What is the hold that a beach has on me? Whatever it is, I think it casts the same spell on millions of others as well. Last week, I came across a little book entitled Gift from the Sea that I read many years ago when I was a younger mother. There were many passages that spoke to my life and situation at the time, and when I skimmed the book yesterday, I was amazed to see all of the things I had underlined. The passages took me down memory lane as I recalled the sometimes overwhelming responsibilities and “occupations” that I had, most of them centered around the home and family. Anne Morrow Lindbergh, author of this timeless volume, remarks that that saints were rarely married women because of the distractions inherent in raising children and running a house. “Human relationships with their myriad pulls–woman’s normal occupations in general run counter to creative life, or contemplative life, or saintly life.”


Although it was written many decades ago, the challenges and issues faced by Lindbergh are the same ones faced by women in today’s crazy, bustling world. In fact, although women in Siberia, Cameroon, or Ceylon might not have her specific set of circumstances, they can still identify with Lindbergh’s ponderings about a woman’s life, her obligations, her relationships, and her needs. She lived in an upscale suburb of Connecticut and was the mother of five children, and yet there’s something in her writing that can touch the souls of women everywhere whether in a grass hut, McMansion, or mountain shack.


The chapters in Gift from the Sea center on Lindbergh’s musings during a two-week vacation at the shore. Leaving husband, children, and house behind, she lives in a bare beach cabin without heat, telephone, plumbing, hot water, rugs, or curtains. Loving her simple beach life, Lindbergh takes a shell at a time and describes it in relation to other things in a woman’s life. For instance, the moon shell reminds her that quiet time, solitude, contemplation, and “something of one’s own” is needed. The double-sunrise represents the pure relationship found in early stages of friendship and marriage, and she reminds the reader that there is no permanent return to an old form of relationship since all are in the process of change. The oyster bed symbolizes the middle years of marriage and family, especially as the home itself grows and expands to accommodate the growing family.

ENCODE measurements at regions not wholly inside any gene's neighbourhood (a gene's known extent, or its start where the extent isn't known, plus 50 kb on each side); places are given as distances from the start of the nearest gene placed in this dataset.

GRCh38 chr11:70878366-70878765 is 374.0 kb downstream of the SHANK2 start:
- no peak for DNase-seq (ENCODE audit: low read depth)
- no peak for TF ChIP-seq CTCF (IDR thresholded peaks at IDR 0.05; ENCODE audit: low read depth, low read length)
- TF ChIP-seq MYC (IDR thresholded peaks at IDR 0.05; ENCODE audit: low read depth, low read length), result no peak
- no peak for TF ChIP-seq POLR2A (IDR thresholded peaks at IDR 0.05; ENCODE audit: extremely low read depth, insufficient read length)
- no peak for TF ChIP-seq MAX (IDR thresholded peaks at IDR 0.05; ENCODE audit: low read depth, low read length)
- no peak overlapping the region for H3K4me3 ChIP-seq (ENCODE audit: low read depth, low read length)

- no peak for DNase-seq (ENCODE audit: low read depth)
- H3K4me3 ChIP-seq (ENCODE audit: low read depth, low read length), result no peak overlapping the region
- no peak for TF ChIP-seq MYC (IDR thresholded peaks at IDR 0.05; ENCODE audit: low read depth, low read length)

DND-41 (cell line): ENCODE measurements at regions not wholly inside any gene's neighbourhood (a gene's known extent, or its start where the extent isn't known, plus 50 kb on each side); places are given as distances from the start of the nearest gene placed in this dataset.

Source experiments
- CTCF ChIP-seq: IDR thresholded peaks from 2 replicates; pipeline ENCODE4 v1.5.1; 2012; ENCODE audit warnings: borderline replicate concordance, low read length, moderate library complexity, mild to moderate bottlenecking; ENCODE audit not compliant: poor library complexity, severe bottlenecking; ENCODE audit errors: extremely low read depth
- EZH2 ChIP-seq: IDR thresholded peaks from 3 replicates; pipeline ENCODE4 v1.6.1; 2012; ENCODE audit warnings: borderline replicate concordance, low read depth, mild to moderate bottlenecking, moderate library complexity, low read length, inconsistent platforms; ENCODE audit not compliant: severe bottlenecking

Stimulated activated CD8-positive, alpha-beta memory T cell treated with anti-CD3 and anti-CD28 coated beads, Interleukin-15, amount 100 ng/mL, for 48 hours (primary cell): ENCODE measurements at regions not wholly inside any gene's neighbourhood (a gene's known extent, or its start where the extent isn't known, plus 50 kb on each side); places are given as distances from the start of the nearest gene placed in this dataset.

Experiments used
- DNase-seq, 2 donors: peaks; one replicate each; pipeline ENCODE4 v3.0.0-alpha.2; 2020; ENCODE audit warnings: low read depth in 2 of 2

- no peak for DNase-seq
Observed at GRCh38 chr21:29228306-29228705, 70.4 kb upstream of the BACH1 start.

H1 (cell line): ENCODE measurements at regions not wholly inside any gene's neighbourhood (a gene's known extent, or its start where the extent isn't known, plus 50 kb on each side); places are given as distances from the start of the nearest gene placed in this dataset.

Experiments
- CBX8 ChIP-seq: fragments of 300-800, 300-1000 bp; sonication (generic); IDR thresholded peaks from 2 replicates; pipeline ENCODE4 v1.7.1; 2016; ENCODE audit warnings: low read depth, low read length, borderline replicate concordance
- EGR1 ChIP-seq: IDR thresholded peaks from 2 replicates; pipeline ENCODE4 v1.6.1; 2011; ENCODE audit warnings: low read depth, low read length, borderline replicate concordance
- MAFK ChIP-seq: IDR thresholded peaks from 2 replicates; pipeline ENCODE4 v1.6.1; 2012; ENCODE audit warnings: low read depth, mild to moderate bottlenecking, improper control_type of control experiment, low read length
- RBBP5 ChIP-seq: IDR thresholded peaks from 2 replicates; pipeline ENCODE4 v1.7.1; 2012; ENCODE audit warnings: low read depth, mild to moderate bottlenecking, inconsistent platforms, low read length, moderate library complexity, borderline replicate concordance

Now in midlife, I can better understand her affinity for all the shells as reminders that each cycle of the wave, the tide, and the relationship is valid. When Lindbergh leaves her seaside home away from home, she sweeps several shells into her pocket to remind her that the sea recedes and returns eternally. The shells serve as her “island eyes” and remind her of lessons learned about solitude, closeness to nature, life of the spirit, and the cycles of human relationships. I probably have a hundred or more shells at home, most of which are on my back porch. Thanks to re-reading this book, now I can better understand their significance and symbolism.


As a P.S., my DH and I are going to Myrtle Beach for a few days during the week of the Fourth. I think he’s planning to play golf, read, and eat shrimp and oystsers. I’m planning to read, walk, relax, and people watch ON THE BEACH. And yes, I have plenty of sunscreen, Doc.

Baby Mama

Yes, “times are achangin” as they say, and yet that doesn’t necessarily mean that the changes are for the better. One such recent change has to do with the relatively blasé attitude of young men and women towards the birth of children. To be a little more specific…towards the birth of children to single mothers. 

This is not a “holier than thou” post but rather one of concern and dismay, concern for the babies and their mamas and dismay that so many beautiful young women continue to find themselves in this situation. While I’m aware that unwedded pregnancies have occurred since the dawn of time, what makes today different is that people are well aware of exactly what causes pregnancy, and they are inundated with information on birth control.


Oh, and the dads aren’t going to get off the hook. I’m equally baffled at the frequency with which these deadbeat dads are so cavalier about their offspring and the women who give them birth. This week Senator Obama had a few choice words to say to these young men about taking their responsibilities more seriously. I mean, good grief, these are children, children who need plenty of TLC, not to mention milk, nourishing food, clothing, shelter…you know, the basics.